When we asked the group what they were doing, they told us they were both trying to get people interested in the flora and fauna in the ravine and getting a baseline of what was there so that as they work to restore the native habitat, they can see how many more species start appearing.

My baby boy in a blur--I'm so happy he rejoined me

My baby boy in a blur–I’m so happy he rejoined me

Rebel without a Cause

This little guy led the high school band like he was ready to graduate.

This little guy led the high school band like he was ready to graduate.

Since the Starlight parade was held after dark, I was hesitant to take my old 40D as my second camera.  The 40D doesn’t do well at higher ISO settings.  Fortunately, my husband was willing to share his new Rebel T4i, which has better ISO performance and higher resolution than my out-dated 40D.

I don't think anything could distract this cheerleader.

I don’t think anything could distract this cheerleader.

I had to think long and hard as to whether I wanted to put my wide angle lens on my 5D Mark III or on the Rebel.  The last parade I shot, I put my wide angle on my 5D and my telephoto on my 40D.  This seemed logical since the 5D is full frame and the 40D is a cropped sensor.  If you want to go wide, go wide.  If you want to go tight, go tight, right?

This little girl watched intently throughout the parade.

This little girl watched intently throughout the parade.

But, when I was shooting the parade, I found my 24-70mm lens on my 5D was often too wide and my 70-200mm lens on my 40D was too tight.  Plus, when I shot the subject loosely so I could crop to the framing I wanted, I was cropping a lower-resolution image from the 40D.  As a result, I concluded I should have reversed the use of the cameras so that I would have had the higher resolution for the photos I was doing the most cropping on and a wider field of view on both.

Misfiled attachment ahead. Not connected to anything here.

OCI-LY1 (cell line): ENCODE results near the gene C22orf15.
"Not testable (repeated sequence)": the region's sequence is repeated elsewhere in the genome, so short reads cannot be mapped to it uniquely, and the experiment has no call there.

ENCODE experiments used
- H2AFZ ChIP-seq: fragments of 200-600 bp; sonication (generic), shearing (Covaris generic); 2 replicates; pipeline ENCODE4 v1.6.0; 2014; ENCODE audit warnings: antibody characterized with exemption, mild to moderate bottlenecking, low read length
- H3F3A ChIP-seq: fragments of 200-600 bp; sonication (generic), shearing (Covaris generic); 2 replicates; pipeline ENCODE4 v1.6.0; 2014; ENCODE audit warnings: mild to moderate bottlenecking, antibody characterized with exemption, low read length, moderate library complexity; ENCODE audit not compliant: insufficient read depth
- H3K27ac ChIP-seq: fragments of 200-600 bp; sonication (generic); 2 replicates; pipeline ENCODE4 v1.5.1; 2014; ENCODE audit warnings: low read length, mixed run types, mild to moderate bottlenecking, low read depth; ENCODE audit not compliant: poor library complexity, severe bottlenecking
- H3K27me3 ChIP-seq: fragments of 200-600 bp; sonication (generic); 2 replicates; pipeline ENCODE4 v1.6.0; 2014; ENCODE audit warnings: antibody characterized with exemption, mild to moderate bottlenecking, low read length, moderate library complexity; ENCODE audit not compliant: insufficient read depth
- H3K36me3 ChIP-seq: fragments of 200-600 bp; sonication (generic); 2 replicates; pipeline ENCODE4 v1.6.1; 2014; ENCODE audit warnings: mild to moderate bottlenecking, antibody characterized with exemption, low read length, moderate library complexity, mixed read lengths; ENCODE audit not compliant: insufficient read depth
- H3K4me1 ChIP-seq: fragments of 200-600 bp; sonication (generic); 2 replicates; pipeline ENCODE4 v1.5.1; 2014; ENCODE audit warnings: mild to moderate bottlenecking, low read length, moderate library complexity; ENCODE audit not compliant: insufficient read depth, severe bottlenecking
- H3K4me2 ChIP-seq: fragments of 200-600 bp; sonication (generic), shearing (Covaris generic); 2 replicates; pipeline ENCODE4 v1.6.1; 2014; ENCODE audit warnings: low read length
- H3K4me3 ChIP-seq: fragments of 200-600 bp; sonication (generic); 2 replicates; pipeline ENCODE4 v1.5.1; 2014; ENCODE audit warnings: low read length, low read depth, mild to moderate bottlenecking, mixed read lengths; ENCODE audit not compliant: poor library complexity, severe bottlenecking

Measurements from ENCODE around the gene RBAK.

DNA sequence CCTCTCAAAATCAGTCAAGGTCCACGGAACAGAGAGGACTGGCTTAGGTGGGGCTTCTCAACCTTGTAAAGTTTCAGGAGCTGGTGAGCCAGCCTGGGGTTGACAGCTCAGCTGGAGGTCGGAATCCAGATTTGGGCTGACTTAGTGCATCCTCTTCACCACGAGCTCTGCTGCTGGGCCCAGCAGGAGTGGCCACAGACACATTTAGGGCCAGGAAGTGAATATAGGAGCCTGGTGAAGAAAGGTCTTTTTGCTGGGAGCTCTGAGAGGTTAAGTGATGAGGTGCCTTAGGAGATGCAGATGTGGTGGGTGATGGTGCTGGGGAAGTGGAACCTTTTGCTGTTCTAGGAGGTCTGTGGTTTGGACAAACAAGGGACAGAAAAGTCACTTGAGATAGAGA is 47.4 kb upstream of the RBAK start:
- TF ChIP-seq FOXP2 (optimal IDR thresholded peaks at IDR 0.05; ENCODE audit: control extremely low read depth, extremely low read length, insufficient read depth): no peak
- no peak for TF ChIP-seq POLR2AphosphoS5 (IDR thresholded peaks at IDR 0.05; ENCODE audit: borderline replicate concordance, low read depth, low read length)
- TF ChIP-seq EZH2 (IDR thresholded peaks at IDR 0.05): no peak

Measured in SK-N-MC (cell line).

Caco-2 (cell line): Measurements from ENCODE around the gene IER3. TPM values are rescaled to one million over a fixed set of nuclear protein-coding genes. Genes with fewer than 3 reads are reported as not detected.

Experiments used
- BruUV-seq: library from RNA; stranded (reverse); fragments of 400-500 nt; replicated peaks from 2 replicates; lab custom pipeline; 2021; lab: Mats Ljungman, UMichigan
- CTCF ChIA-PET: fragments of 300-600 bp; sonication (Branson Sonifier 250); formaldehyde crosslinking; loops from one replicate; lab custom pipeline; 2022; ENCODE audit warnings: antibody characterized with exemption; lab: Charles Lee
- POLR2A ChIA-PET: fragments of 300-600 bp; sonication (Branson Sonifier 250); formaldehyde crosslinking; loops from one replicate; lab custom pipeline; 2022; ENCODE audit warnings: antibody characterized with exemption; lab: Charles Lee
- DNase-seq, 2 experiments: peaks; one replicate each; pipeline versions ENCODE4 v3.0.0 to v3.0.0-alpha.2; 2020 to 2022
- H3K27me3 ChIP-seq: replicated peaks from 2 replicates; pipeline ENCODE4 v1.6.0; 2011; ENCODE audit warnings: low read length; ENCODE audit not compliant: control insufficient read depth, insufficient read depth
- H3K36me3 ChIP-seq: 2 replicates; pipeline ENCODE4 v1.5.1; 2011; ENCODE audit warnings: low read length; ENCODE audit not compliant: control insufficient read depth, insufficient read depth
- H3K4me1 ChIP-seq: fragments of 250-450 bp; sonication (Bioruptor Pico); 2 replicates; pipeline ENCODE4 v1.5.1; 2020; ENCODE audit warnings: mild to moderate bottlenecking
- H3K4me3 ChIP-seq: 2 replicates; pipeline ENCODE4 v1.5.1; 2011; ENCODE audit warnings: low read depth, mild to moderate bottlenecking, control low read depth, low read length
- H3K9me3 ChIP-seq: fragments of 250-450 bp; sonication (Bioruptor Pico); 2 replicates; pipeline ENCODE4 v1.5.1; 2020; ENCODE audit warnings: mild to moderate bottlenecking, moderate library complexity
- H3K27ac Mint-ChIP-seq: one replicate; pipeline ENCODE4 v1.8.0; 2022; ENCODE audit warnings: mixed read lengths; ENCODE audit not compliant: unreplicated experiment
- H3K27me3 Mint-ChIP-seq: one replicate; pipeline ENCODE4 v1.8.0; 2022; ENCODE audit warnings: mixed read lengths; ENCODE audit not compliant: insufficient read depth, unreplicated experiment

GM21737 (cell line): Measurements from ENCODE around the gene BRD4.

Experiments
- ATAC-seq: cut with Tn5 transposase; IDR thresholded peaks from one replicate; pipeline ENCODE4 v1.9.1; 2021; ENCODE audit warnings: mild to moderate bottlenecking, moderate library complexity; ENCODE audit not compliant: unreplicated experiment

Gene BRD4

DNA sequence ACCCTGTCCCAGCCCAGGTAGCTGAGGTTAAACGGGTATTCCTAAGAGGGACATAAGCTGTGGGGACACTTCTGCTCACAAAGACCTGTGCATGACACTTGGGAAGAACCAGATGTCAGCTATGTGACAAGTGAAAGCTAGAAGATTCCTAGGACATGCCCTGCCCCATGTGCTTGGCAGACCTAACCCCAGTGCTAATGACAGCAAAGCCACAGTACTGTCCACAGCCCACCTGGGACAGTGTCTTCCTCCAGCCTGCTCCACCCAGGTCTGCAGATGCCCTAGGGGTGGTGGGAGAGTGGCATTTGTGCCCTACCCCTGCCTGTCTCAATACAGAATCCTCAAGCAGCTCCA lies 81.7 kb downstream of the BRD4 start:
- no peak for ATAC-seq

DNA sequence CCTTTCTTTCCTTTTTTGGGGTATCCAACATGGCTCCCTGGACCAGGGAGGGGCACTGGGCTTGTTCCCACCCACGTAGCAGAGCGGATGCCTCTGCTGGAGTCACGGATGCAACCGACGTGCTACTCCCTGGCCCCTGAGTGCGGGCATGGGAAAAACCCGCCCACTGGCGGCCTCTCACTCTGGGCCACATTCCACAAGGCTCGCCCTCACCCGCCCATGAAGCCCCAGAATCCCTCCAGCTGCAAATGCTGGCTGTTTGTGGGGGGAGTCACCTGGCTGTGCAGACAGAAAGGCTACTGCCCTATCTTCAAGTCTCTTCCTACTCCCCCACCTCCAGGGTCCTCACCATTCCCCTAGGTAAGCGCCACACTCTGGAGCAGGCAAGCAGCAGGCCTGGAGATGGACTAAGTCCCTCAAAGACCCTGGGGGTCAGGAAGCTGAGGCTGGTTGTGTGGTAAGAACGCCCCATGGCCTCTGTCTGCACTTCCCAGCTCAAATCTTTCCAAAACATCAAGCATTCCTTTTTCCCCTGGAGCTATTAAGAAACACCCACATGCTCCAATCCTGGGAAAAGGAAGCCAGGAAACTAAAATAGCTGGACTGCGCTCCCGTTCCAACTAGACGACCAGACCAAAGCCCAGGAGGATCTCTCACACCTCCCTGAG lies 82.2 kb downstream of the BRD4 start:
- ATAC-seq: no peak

This young woman gave quite a show twirling her baton and tossing it well into the dark.

This young woman gave quite a show twirling her baton and tossing it well into the dark.

But introducing the Rebel T4i into the mix was a new problem.  It’s lighter to hand hold than the 5D, but not well balanced with the 70-200mm lens, which out-weighs the Rebel by 2 pounds.  This makes holding it somewhat precarious.  However, by holding it by the foot on the lens, I felt a little more confident I wasn’t going to drop it.

This was the youngest twirler performing big tricks--I guess that's how she got the sash.

This was the youngest twirler performing big tricks–I guess that’s how she got the sash.

In the end, I decided to go with the same plan as for the previous parade:  cropped sensor with telephoto and full frame with the wide angle.  The decision was made easier when I realized I didn’t have a bracket for the T4i to attach it to my tripod.

It does look really stupid to walk around with a T4i with a 70-200mm lens on it.  I instinctively held my hand over the T4i when I spotted another photography coming my direction.